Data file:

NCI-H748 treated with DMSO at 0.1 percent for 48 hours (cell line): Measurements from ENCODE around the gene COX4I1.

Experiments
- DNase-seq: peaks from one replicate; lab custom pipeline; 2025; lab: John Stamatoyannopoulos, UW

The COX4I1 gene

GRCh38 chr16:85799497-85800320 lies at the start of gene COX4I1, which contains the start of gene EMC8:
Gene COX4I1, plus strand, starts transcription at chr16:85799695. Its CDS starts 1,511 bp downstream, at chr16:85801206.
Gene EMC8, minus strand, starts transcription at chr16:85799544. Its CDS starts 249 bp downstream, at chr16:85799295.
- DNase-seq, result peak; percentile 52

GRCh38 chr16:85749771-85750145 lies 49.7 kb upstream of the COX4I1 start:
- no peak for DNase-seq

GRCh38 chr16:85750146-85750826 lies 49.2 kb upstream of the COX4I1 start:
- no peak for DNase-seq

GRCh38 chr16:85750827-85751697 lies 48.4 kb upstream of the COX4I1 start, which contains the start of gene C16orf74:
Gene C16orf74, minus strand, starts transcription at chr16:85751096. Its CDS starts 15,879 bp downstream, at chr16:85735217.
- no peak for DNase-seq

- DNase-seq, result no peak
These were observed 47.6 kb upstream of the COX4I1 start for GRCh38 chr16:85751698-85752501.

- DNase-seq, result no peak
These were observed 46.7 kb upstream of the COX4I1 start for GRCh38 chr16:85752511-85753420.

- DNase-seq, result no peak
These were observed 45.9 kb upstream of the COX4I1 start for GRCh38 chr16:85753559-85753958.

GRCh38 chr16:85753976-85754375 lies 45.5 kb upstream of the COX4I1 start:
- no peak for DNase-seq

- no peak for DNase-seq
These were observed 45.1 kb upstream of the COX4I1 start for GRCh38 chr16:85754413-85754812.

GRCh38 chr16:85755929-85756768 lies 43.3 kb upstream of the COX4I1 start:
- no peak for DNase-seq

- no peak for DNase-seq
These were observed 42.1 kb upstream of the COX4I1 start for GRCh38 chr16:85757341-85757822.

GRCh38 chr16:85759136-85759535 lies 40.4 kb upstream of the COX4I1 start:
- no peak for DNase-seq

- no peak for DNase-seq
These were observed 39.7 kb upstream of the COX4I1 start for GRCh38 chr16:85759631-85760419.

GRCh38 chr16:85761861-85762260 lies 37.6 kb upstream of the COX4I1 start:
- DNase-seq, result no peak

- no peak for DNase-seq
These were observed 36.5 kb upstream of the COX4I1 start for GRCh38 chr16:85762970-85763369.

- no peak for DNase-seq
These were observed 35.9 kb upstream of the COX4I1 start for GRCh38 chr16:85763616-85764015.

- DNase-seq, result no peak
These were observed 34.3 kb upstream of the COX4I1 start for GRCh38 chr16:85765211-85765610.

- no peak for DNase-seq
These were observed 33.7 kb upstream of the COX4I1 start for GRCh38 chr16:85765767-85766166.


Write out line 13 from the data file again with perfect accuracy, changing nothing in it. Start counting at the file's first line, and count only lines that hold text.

GRCh38 chr16:85750827-85751697 lies 48.4 kb upstream of the COX4I1 start, which contains the start of gene C16orf74: